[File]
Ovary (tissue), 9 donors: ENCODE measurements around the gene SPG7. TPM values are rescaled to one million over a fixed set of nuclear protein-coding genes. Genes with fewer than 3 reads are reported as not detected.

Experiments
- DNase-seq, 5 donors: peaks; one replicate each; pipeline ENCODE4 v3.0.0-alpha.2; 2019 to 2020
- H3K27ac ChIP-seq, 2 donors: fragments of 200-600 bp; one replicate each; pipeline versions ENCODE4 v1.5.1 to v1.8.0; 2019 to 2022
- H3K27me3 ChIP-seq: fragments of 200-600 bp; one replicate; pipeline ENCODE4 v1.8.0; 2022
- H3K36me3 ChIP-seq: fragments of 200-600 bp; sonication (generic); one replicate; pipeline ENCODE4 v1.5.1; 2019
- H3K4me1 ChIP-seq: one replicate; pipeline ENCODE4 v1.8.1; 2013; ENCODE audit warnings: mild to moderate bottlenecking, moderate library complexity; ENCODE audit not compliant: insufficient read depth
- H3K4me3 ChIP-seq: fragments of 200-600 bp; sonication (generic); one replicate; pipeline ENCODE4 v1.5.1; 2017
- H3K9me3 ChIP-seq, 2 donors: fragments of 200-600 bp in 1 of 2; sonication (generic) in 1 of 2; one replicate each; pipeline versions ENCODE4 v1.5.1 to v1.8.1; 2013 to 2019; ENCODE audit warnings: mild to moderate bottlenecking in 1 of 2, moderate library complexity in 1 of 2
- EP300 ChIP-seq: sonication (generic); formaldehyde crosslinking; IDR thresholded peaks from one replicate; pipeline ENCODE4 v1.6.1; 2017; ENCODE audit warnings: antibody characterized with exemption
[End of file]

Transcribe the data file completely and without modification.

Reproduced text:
Ovary (tissue), 9 donors: ENCODE measurements around the gene SPG7. TPM values are rescaled to one million over a fixed set of nuclear protein-coding genes. Genes with fewer than 3 reads are reported as not detected.

Experiments
- DNase-seq, 5 donors: peaks; one replicate each; pipeline ENCODE4 v3.0.0-alpha.2; 2019 to 2020
- H3K27ac ChIP-seq, 2 donors: fragments of 200-600 bp; one replicate each; pipeline versions ENCODE4 v1.5.1 to v1.8.0; 2019 to 2022
- H3K27me3 ChIP-seq: fragments of 200-600 bp; one replicate; pipeline ENCODE4 v1.8.0; 2022
- H3K36me3 ChIP-seq: fragments of 200-600 bp; sonication (generic); one replicate; pipeline ENCODE4 v1.5.1; 2019
- H3K4me1 ChIP-seq: one replicate; pipeline ENCODE4 v1.8.1; 2013; ENCODE audit warnings: mild to moderate bottlenecking, moderate library complexity; ENCODE audit not compliant: insufficient read depth
- H3K4me3 ChIP-seq: fragments of 200-600 bp; sonication (generic); one replicate; pipeline ENCODE4 v1.5.1; 2017
- H3K9me3 ChIP-seq, 2 donors: fragments of 200-600 bp in 1 of 2; sonication (generic) in 1 of 2; one replicate each; pipeline versions ENCODE4 v1.5.1 to v1.8.1; 2013 to 2019; ENCODE audit warnings: mild to moderate bottlenecking in 1 of 2, moderate library complexity in 1 of 2
- EP300 ChIP-seq: sonication (generic); formaldehyde crosslinking; IDR thresholded peaks from one replicate; pipeline ENCODE4 v1.6.1; 2017; ENCODE audit warnings: antibody characterized with exemption